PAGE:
Person "A" is a tech writer whose number one strength is “Connectedness” and number two is “Communication.”  His last few gigs have been contracts with increasing levels of isolation, eventually working for a virtual company.  (You know the deal, a “virtual” company is one that has no office.)   In his personal life, this person is completely plugged into his community.  He volunteers with troubled kids, he’s a Veteran and volunteers at VA, etc, etc.  His personal life also works great.  His professional life has slowly been spiraling down with increasing problems and decreasing effectiveness and no explanations; just random non-directed anger.  When he took Strengths Finder, he looked at his strengths and for the first time started to understand what his real needs were.  He recognized that as much as he loves writing (and he does love writing), he needed more in order to be effective. 

Person “B” is an engineer.  He worked for the same company for 10 years coming out of college.  The first two were doing new projects and he was terrific.  Great reviews, bonuses, etc.  His whole team got re-orged into a test role and his performance slowly spiraled down (along with his morale) until he eventually went on a “performance improvement plan”, then finally he quit; with absolutely no plan and no idea how to get one.  When he took the Strengthsfinder test, his number one strength turned out to be “Harmony”.  So in this case we have someone who is all about peacemaking/peace keeping being required to tell people how badly they did. 

I find myself talking more and more about “brand” in my practice and these are a couple of examples of why.  For humans, our brand is that set of work behaviors we do just because we got up.  Not the stuff we try to do, not the stuff we learned.  It is the stuff we always do.  In the two examples above, Person A will be fabulous if he has the kind of contact he needs with the rest of the team.  His last boss got pretty abusive, but even that could well have worked if they had been in the same office.  Person B demonstrated his value doing new projects, and is terrific if he is in a place to build others up.  Both need to understand their brands and make sure that they put themselves in situations that allow them to exercise that “Brand.”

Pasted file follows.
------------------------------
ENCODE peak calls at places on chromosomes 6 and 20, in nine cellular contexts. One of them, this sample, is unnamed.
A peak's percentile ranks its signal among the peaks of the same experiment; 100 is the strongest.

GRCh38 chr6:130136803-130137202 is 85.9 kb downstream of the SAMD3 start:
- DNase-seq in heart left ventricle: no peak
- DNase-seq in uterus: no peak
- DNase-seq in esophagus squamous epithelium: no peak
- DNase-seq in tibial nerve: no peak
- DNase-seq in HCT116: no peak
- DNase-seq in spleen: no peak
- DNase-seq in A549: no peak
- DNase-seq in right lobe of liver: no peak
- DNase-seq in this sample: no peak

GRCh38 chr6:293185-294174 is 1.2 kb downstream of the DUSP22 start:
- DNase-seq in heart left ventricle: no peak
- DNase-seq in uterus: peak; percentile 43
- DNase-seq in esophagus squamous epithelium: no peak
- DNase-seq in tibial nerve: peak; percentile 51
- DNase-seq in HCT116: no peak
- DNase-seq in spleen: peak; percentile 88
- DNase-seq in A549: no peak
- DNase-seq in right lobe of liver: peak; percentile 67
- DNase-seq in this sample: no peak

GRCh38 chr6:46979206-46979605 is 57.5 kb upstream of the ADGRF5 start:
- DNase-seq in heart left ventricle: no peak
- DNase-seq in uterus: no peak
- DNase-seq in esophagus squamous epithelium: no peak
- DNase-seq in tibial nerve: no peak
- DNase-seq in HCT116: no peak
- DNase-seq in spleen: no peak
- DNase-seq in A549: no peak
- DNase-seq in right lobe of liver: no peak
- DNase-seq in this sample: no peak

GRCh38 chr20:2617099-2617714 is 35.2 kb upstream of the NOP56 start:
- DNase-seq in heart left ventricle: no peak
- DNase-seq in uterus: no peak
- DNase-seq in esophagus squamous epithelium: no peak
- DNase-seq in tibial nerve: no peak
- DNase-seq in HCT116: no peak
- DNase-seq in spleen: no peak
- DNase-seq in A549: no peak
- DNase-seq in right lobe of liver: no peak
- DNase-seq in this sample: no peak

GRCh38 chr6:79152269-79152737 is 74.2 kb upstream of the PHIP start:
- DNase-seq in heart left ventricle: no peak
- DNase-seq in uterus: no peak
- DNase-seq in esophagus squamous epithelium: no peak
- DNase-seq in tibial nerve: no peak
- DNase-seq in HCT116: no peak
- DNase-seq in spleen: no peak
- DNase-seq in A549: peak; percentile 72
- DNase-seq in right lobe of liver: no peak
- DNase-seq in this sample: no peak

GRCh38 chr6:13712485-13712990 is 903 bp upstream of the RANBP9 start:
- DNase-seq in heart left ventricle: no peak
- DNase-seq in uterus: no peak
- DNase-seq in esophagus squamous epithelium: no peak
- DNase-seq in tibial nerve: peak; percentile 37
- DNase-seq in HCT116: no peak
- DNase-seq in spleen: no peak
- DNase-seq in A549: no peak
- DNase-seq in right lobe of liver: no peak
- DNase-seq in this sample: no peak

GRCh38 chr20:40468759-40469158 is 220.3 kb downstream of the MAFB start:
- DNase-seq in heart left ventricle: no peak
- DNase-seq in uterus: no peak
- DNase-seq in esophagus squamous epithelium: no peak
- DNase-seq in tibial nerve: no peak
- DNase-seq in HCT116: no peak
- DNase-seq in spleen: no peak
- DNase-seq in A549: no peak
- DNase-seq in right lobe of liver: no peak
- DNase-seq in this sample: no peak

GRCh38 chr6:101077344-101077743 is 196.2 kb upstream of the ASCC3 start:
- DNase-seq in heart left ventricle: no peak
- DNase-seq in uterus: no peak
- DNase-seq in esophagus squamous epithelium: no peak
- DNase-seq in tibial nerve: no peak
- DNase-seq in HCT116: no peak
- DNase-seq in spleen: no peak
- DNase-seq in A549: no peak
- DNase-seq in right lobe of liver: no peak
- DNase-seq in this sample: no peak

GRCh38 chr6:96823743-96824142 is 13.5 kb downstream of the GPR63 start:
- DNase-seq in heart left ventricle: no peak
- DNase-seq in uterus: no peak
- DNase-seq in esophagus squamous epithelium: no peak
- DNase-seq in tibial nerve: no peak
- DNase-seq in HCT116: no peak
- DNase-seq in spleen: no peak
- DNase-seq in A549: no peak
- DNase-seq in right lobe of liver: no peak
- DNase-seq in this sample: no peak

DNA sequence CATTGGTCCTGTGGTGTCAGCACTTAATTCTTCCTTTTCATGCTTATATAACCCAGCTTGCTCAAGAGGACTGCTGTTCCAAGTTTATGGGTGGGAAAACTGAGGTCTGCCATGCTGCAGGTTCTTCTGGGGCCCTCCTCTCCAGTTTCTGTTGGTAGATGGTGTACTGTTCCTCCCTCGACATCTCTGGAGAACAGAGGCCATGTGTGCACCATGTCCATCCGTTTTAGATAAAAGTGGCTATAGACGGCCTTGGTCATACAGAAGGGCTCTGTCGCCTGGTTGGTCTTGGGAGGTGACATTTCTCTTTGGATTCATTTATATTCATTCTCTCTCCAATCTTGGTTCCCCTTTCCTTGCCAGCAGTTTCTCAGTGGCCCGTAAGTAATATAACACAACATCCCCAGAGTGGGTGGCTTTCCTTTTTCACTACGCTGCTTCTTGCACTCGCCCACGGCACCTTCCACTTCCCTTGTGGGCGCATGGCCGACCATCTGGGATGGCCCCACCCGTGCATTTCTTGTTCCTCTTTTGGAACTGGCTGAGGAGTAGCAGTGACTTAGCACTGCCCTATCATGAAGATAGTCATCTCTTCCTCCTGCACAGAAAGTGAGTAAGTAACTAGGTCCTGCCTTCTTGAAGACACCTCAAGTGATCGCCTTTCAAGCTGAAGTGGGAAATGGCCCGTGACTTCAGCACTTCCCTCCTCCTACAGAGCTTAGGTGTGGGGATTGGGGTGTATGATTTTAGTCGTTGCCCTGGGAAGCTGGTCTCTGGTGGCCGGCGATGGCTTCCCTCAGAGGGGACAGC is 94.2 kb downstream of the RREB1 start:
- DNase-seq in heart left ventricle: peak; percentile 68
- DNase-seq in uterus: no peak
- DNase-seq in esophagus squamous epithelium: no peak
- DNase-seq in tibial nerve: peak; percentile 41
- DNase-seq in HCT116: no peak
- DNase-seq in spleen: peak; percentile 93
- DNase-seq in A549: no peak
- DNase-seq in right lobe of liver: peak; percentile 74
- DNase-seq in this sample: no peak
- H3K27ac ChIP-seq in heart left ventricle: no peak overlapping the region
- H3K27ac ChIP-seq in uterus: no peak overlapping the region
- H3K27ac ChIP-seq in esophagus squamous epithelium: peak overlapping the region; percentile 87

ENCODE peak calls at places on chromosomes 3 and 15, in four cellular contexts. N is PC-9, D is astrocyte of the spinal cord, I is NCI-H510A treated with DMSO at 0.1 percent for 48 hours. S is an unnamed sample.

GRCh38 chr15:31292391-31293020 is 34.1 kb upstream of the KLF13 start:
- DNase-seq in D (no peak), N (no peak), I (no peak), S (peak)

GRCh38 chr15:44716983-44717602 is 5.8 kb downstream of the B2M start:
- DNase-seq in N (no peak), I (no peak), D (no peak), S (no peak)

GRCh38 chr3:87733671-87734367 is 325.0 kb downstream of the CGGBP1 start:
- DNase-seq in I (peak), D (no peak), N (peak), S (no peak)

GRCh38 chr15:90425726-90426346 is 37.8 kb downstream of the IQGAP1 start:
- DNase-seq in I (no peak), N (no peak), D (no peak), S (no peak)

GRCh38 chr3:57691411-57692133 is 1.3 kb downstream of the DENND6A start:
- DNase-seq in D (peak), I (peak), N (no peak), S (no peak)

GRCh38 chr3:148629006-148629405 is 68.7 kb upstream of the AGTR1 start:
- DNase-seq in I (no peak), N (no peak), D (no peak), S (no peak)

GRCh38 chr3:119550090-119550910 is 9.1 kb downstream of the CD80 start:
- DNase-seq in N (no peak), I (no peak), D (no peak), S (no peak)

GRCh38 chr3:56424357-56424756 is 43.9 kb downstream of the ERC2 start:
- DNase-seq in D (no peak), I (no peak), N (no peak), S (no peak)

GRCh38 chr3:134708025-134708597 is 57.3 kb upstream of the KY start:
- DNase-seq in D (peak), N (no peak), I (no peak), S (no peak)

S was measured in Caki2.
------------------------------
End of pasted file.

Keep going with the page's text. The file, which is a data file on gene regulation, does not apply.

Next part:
Tuesday, July 12, 2011

Now that you got the job

Matt Youngquist just published a "Brag" post on his blog and he said some things that are so spot on.  Career Horizons does a terrific job and it's important to recognize that and thank them.  This post takes a minute to ask the newly employed clients of Career Horizons to say thank you and to use their search as a source of growth.  I am hereby forwarding these thoughts to the folks from NFJS that have recently gone to work as well.  The following thoughts are paraphrased from Matt's post:

·        Say "Thank you" to all of the people who have helped you through an amazingly difficult process and time.  Even if the individual was simply an encouraging informational interview.
·        Follow up on all of the opportunities you were pursuing and let them know you are off of the market.  Say "Thank you." for whatever level of consideration they have given you.  Think about the number of times some employer simply dropped off of the map part way through the process and remember not to be like that.
·        Create a "Lessons Learned" document, maybe just notes, but whatever it is, make it something you can refer to over time and use in the future.
·        Remember all of the bad behavior you experienced and make a very focused effort to not repeat any of it.  If you are a hiring manager, work hard to create a process that is respectful of both the candidates and your company and actually addresses the questions that matter to you, your team and your company.